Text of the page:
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WCA’s Pack Leads Diverse Team in Orlando, Fla., Market

WCA’s Pack Leads Diverse Team in Orlando, Fla., Market

The Waste360 40 Under 40 award recipient discusses WCA’s latest acquisition in the Orlando market as well as employee onboarding and diversity programs.

Jake Pack Jr. has been in the waste and recycling industry for roughly 20 years now, starting off at Waste Management in Columbia, S.C., when he was 18.

He eventually took a position as a site manager in Alabama for WCA Waste Corporation in 2012, where he managed a hauling company and landfill. He quickly progressed to a variety of regional positions in auditing and operations and is now one of the company’s youngest district managers, overseeing the Orlando, Fla., area.

Pack led the company’s integration team in its latest acquisition in the Orlando market with zero churn of its customer base and exceeded budgeted EBITDA. Over the past three years, Pack’s district has led WCA with the best safety record. He received an award for District Manager of the Year in 2017, a Lytx DriveCam Coach of the Year award in 2017 and was awarded for the Safest District of the Year in 2016 and 2017.

“Jake has led a number of initiatives in the company in the areas of customer service, revenue diversification and employee onboarding,” says Bob Shires, Pack’s direct supervisor and mentor. “He has the lowest turnover rate of any district manager at WCA and drives that with employee engagement at his level and below. He strongly supports our diversity programs and has mentored and promoted women and minorities into leadership roles at WCA at both the entry-level management position and mid-level management.”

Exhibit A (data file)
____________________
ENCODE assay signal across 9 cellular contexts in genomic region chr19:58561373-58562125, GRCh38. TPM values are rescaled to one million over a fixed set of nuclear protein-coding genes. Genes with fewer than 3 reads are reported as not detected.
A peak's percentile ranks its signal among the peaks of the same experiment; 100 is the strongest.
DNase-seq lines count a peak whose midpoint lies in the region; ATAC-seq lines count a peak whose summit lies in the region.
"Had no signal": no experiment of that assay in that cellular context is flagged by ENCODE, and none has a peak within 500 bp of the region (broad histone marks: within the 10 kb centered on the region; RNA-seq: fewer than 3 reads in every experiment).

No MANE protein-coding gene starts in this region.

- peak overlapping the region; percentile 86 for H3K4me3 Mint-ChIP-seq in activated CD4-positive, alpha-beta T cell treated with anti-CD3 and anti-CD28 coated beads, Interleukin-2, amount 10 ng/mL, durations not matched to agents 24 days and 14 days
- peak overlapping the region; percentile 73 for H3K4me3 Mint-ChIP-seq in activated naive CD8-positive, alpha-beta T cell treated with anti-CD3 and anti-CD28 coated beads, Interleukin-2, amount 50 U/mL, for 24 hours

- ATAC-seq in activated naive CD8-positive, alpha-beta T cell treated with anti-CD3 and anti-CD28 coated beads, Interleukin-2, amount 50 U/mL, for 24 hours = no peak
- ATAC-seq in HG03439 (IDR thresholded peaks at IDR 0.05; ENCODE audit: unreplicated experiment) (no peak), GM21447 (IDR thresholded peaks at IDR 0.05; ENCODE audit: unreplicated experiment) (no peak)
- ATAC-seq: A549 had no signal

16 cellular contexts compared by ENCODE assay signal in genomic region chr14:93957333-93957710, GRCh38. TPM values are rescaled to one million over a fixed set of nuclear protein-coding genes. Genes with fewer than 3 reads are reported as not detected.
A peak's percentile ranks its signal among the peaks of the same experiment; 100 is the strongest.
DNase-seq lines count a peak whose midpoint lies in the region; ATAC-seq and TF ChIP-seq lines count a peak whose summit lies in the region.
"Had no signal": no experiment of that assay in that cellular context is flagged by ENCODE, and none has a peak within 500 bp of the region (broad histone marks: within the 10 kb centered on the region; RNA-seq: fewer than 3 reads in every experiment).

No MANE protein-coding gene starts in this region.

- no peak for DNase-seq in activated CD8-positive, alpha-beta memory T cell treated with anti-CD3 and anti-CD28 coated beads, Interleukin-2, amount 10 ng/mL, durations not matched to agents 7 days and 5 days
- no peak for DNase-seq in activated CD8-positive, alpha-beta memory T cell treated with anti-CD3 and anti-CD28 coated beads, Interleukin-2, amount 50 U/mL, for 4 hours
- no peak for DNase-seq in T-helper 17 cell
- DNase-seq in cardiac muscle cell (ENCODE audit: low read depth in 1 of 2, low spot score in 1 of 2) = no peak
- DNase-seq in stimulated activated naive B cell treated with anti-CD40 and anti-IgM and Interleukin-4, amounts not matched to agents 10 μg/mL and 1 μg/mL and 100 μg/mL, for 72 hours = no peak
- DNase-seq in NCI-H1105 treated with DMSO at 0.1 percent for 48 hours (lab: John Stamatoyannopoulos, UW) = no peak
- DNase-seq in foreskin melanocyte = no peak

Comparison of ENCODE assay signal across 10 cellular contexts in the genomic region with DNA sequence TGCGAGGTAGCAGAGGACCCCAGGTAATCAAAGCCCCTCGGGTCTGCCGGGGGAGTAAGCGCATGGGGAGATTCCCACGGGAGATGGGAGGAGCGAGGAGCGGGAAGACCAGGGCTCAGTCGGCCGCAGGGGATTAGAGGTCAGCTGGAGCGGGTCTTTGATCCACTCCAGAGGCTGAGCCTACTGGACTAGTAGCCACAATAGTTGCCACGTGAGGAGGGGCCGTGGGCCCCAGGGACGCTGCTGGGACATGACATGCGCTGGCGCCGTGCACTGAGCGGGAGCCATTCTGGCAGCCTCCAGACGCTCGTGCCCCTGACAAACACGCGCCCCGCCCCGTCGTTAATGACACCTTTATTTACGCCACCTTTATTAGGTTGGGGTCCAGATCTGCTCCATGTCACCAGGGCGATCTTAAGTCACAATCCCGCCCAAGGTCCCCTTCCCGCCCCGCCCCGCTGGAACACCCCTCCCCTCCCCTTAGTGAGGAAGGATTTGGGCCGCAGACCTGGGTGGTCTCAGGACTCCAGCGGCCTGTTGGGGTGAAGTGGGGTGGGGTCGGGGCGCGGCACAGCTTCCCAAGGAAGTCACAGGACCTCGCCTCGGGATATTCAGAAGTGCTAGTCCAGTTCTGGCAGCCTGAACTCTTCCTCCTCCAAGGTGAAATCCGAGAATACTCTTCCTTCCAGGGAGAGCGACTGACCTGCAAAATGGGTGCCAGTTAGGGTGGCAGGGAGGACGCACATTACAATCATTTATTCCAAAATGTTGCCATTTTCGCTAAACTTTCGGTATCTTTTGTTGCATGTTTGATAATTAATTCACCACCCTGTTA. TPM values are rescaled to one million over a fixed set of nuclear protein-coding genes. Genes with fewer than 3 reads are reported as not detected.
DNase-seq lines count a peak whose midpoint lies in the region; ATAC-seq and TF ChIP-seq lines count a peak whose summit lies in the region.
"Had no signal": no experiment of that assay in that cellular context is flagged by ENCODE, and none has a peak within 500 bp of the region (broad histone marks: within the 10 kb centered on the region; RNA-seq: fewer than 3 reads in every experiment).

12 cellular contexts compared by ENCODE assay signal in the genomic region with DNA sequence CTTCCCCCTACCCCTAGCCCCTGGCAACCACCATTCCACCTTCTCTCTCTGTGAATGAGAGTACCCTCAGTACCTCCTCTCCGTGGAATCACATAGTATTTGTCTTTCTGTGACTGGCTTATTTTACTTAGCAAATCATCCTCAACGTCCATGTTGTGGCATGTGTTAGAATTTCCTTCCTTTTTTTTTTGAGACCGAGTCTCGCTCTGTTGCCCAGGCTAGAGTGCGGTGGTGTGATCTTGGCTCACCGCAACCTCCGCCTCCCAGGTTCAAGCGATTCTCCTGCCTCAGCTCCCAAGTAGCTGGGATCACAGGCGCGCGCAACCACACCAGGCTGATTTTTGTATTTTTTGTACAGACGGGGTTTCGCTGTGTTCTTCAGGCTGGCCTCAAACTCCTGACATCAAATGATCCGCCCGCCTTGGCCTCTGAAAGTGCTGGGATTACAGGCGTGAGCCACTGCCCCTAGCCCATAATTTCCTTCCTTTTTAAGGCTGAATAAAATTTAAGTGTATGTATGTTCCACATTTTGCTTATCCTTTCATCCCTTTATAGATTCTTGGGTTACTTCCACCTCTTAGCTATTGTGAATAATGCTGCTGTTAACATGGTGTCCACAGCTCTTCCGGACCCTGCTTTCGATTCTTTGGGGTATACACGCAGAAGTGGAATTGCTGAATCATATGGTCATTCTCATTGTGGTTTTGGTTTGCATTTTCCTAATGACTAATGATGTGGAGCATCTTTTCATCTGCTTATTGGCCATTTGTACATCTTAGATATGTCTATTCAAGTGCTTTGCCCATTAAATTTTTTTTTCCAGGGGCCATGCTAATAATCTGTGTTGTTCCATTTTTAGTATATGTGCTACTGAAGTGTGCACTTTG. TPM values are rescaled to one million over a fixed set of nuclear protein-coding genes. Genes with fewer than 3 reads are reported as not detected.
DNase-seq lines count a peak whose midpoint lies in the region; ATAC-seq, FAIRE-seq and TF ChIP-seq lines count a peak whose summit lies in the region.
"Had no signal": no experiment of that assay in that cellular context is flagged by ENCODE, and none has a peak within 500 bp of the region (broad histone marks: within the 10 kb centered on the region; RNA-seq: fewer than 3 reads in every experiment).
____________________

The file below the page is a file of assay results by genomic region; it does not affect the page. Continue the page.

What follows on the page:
“Jake's most admirable attribute is that he sees the opportunity that our industry brings to our employees and our customers,” adds Shires. “He hires the best talent he can find and then takes that talent to the next level through coaching and mentoring. Those he has mentored have gone on to win company and industry awards, have been promoted to higher levels at WCA and have improved their quality of life at home. In the age of 3.7 percent unemployment, retaining employees and providing exceptional conditions is critical to the success of any organization. He also does this with a smile on his face and the understanding of what his employees need each day from WCA. Every employee is valued, and it shows when you visit any of his sites. They have smiles on their faces and all talk about what a great leader he is, and that is why they work for WCA.”

Earlier this year, Pack received a Waste360 40 Under 40 award. He recently sat down with us to discuss how he got his start in the industry, as well as the company’s latest acquisition in the Orlando market and employee onboarding and diversity programs.

Waste360: How did you begin your career in the industry?

Jake Pack Jr.: I got started in the industry in 1999 when I was 18 years old. I was working at Waste Management in Columbia, S.C., and worked for them as I went through school at the University of South Carolina. They worked with my school schedule and allowed me to go to school full-time and be a full-time employee as well. My dad has been with Waste Management for more than 35 years now, so that’s how I got my start in the waste industry.